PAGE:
Prof. Wilder recommended he see Dr. John Winslow. University Archives files show that the student did marry four years later.

No Worries!

Students dressed up along many different themes for the annual race sponsored by the fraternity Phi Psi. These 2 groups of racers show considerable fun with gender and sexual expression.


Nan Gilbert Seymour, class of 1897, went on to receive a medical degree and work as a doctor. While at Cornell, she fenced, received the Cornellian Literary Prize twice, and had her Class book photo taken wearing men’s clothes.

The archives are full of images of cross-dressing students throughout the history of events at Cornell. In 1903 the Women’s crew team was looking quite dapper.

In 1992 the Men’s hockey team exchanged jerseys for tutus as they performed The Nutcracker on ice.


Thanks to the staff of Gannett Clinic’s Contraception, Gynecology, and Sexuality Service (CGSS), students have had access to information, counseling, and medical care for sexual issues since 1971 when Rosalind Kenworthy began as Cornell’s first sex counselor. Gannett has played an important role in sexual assault counseling, AIDS awareness and policy, and safe sex education.

The Dean of Students Sex Education Committee and active students also played a role in improving sex education on campus in the 1970s. Students wrote the first sex ed pamphlet printed in 1970, and Sex Education by and for Cornell Students (SECS) and the Interfraternity Council helped fund the 1971 updated version.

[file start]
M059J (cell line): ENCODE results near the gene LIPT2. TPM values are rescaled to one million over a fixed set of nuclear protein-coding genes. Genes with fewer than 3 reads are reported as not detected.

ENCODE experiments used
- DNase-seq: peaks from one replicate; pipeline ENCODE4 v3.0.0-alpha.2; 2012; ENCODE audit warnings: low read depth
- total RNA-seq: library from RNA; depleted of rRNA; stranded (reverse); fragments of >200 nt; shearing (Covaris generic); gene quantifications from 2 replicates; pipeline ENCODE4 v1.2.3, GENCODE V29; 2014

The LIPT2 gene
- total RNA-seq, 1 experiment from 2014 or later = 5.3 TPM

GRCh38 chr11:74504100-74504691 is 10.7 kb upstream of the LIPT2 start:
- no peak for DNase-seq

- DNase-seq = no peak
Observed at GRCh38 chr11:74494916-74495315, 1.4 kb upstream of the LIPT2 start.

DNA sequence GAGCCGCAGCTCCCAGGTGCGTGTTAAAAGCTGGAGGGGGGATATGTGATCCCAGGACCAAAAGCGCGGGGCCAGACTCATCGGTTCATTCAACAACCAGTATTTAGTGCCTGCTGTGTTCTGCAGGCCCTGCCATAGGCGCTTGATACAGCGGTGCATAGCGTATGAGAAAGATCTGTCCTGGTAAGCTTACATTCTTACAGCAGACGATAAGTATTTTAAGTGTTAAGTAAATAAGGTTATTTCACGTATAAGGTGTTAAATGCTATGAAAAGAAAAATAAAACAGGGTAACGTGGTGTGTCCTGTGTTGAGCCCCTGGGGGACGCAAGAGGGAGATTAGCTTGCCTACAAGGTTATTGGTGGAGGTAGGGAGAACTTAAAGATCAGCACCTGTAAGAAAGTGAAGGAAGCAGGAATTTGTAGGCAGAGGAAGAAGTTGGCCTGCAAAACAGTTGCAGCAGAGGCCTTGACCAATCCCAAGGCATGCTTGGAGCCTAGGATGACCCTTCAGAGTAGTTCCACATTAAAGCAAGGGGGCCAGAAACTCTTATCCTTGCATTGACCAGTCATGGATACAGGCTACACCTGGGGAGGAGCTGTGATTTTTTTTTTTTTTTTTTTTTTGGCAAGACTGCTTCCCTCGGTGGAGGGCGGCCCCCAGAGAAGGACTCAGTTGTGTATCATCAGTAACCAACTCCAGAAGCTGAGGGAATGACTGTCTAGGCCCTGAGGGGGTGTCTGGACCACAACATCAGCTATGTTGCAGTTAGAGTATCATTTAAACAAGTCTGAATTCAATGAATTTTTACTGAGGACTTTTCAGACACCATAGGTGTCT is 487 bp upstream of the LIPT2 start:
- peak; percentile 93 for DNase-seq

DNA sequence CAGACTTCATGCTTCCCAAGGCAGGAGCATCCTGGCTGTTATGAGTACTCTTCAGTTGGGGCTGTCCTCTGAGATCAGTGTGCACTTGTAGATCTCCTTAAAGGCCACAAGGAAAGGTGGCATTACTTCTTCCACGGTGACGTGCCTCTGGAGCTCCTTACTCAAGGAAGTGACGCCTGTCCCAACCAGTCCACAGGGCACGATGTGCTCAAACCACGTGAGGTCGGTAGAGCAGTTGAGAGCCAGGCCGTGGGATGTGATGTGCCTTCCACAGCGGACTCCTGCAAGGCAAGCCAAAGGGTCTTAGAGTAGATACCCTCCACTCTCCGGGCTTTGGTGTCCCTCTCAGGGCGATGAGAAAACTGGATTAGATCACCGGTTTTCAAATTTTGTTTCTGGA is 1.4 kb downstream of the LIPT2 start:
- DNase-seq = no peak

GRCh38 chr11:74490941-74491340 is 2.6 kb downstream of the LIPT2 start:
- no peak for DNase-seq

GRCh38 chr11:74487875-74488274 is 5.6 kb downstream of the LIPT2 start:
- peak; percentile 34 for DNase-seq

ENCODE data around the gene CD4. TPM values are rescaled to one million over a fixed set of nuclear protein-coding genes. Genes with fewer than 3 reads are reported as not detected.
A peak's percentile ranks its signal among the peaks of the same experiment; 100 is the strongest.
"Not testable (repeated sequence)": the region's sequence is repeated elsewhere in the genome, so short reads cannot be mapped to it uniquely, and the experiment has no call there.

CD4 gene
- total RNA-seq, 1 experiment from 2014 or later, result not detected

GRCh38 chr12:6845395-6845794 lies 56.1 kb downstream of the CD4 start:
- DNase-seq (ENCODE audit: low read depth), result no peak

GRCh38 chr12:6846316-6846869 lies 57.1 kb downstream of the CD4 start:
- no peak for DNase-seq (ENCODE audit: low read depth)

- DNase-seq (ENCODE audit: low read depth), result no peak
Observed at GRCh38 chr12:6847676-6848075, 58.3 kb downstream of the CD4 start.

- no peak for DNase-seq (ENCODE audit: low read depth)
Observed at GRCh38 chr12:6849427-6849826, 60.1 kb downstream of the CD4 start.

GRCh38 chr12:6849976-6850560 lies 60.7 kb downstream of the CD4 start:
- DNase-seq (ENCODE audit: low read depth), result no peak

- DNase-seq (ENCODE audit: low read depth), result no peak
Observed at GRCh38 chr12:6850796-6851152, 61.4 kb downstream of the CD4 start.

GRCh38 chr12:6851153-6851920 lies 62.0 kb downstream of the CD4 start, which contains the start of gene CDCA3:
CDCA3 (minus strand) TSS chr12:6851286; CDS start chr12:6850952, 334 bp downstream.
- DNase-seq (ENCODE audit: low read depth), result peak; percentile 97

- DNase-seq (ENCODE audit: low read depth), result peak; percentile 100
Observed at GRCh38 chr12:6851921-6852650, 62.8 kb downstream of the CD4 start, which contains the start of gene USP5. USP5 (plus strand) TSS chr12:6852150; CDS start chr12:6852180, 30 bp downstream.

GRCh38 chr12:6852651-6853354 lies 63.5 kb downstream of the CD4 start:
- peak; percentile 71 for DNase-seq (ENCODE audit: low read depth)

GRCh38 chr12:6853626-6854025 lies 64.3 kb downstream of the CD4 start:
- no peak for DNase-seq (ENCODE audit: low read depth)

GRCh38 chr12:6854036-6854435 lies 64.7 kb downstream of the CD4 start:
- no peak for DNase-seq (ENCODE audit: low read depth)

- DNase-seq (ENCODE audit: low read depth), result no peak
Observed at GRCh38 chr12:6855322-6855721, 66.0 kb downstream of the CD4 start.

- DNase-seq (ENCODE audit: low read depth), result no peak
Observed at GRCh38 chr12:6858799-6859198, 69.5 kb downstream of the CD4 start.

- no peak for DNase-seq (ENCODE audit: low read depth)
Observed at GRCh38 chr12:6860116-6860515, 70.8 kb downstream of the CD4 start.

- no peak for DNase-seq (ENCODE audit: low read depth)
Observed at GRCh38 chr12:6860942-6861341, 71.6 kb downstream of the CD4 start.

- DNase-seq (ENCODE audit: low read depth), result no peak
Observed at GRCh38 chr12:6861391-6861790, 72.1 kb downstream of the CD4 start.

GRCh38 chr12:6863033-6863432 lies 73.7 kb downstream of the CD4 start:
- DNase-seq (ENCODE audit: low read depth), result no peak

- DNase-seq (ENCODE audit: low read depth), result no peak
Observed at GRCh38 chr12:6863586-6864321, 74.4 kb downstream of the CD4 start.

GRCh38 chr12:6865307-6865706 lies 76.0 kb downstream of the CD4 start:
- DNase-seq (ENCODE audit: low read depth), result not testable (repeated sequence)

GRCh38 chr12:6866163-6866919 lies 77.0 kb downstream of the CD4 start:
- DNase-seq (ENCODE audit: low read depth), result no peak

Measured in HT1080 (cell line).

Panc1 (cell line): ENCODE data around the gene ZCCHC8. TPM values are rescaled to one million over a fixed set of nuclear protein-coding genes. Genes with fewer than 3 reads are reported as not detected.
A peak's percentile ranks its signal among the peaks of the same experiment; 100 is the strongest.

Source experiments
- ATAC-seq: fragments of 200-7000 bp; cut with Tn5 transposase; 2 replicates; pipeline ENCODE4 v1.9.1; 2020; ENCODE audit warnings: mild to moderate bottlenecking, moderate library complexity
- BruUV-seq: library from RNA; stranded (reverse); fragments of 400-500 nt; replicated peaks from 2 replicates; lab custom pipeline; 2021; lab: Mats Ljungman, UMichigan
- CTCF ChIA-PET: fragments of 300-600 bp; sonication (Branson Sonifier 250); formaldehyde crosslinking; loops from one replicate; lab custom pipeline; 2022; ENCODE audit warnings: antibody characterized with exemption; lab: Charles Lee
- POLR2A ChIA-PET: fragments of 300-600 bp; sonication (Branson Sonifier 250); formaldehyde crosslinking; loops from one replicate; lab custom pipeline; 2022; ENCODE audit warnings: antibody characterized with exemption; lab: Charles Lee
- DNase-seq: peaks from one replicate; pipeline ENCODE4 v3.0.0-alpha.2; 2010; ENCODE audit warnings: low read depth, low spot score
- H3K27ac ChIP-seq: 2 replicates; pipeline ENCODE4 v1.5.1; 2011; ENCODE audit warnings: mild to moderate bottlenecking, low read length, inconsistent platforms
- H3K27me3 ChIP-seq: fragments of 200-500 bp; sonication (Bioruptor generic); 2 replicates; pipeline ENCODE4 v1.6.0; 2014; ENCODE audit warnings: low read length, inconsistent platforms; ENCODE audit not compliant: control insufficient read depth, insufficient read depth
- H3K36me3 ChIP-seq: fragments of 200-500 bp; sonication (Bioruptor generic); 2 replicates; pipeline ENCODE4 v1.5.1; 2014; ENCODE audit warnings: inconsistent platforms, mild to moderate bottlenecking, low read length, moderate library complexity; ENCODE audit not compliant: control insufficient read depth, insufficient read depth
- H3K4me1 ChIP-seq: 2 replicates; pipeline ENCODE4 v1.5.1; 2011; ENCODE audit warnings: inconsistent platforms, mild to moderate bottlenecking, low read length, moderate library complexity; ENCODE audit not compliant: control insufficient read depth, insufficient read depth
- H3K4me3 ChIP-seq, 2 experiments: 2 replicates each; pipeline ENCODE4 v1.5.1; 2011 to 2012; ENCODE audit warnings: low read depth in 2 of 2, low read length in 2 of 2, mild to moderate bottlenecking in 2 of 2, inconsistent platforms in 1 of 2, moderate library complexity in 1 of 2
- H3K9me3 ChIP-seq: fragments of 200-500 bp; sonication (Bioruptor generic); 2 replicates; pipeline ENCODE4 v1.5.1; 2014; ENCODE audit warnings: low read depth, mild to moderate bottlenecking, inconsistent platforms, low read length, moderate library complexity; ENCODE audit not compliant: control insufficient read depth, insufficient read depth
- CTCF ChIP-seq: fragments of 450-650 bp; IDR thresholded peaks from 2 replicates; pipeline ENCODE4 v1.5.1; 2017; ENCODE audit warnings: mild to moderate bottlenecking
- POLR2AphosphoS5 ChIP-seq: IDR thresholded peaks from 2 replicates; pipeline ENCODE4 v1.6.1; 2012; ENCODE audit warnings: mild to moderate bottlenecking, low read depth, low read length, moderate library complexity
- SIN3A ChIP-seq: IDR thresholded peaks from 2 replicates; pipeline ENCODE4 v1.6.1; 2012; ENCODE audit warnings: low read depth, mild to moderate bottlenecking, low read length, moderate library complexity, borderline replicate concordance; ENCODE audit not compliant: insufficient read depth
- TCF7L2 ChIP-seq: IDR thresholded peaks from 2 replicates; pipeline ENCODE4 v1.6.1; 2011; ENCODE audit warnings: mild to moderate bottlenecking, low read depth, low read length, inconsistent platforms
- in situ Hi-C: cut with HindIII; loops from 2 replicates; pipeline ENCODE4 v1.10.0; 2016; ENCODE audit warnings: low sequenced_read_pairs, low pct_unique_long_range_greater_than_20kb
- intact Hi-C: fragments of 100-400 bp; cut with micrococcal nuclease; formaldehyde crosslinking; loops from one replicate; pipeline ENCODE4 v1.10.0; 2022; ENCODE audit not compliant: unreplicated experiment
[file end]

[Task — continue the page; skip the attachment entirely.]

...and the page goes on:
Student Homophile League

In May 1968, a year before the pivotal New York City Stonewall Riots, Cornell students formed a Student Homophile League (SHL). Their group was the second gay student organization in the country, following Columbia University.

Cornell SHL quickly organized to bring “avowed lesbian” Barbara Gittings to campus the next semester. In the fall of 1969, a crowd of 350 attended her lecture, “A Lesbian Speaks for Herself.”

Cornell students marched in New York City’s first Gay Pride March in June 1970 on the first anniversary of the Stonewall Riots, wearing t-shirts they silk-screened themselves outside of Anabel Taylor hall. Cornell students had started a tradition of political activism, education, social events, and support around issues of sexual identity that continues to this day.

Posing & Protest

Cornell’s Alpha Phi chapter runs an Ivy Man contest annually, complete with a muscle-flexing, swim suit competition.

Playboy’s visit to photograph women for its Women of the Ivy League issue in 1979 elicited 340 applicants, more than any other Ivy; a large protest from feminist men and women; and a rowdy group of male jocks who showed support by stripping to their own undies.